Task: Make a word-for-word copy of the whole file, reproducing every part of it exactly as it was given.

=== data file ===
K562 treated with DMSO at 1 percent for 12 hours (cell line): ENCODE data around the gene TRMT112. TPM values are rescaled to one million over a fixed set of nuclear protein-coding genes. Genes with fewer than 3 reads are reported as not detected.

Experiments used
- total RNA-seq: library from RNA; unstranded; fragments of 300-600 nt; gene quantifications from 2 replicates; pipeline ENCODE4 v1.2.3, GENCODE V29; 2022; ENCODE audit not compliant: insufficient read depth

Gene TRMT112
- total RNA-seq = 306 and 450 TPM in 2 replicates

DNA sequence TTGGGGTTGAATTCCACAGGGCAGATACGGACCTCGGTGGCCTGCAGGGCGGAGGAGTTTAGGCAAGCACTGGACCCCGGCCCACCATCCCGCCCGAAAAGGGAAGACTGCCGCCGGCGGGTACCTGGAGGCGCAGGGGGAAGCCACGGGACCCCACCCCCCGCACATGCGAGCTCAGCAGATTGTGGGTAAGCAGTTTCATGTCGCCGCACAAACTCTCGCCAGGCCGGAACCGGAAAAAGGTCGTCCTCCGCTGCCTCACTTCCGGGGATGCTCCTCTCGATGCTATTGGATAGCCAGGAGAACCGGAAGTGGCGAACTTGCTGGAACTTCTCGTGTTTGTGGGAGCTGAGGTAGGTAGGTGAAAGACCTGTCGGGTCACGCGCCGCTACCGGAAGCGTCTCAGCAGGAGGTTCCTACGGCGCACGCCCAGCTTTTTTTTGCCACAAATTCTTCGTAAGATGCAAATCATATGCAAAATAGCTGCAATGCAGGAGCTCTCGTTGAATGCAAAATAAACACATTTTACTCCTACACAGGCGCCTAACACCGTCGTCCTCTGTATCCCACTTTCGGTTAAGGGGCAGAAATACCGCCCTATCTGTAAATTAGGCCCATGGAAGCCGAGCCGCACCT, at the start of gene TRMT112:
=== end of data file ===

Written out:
K562 treated with DMSO at 1 percent for 12 hours (cell line): ENCODE data around the gene TRMT112. TPM values are rescaled to one million over a fixed set of nuclear protein-coding genes. Genes with fewer than 3 reads are reported as not detected.

Experiments used
- total RNA-seq: library from RNA; unstranded; fragments of 300-600 nt; gene quantifications from 2 replicates; pipeline ENCODE4 v1.2.3, GENCODE V29; 2022; ENCODE audit not compliant: insufficient read depth

Gene TRMT112
- total RNA-seq = 306 and 450 TPM in 2 replicates

DNA sequence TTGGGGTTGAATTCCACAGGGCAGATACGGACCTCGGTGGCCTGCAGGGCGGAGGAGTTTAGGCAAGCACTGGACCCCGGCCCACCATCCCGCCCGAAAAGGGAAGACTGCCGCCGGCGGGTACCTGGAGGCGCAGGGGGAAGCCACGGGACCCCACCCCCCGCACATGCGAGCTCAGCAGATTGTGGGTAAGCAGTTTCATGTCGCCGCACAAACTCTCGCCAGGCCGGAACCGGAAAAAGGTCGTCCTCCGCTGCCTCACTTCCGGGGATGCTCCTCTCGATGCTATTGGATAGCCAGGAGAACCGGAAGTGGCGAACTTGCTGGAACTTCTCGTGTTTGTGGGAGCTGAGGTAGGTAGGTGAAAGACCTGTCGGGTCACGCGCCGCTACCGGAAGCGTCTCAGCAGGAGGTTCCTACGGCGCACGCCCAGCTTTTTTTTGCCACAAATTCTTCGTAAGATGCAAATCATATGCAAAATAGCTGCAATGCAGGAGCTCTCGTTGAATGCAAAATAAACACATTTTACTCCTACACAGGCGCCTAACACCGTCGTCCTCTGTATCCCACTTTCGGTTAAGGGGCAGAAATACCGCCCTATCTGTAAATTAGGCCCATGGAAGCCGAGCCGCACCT, at the start of gene TRMT112: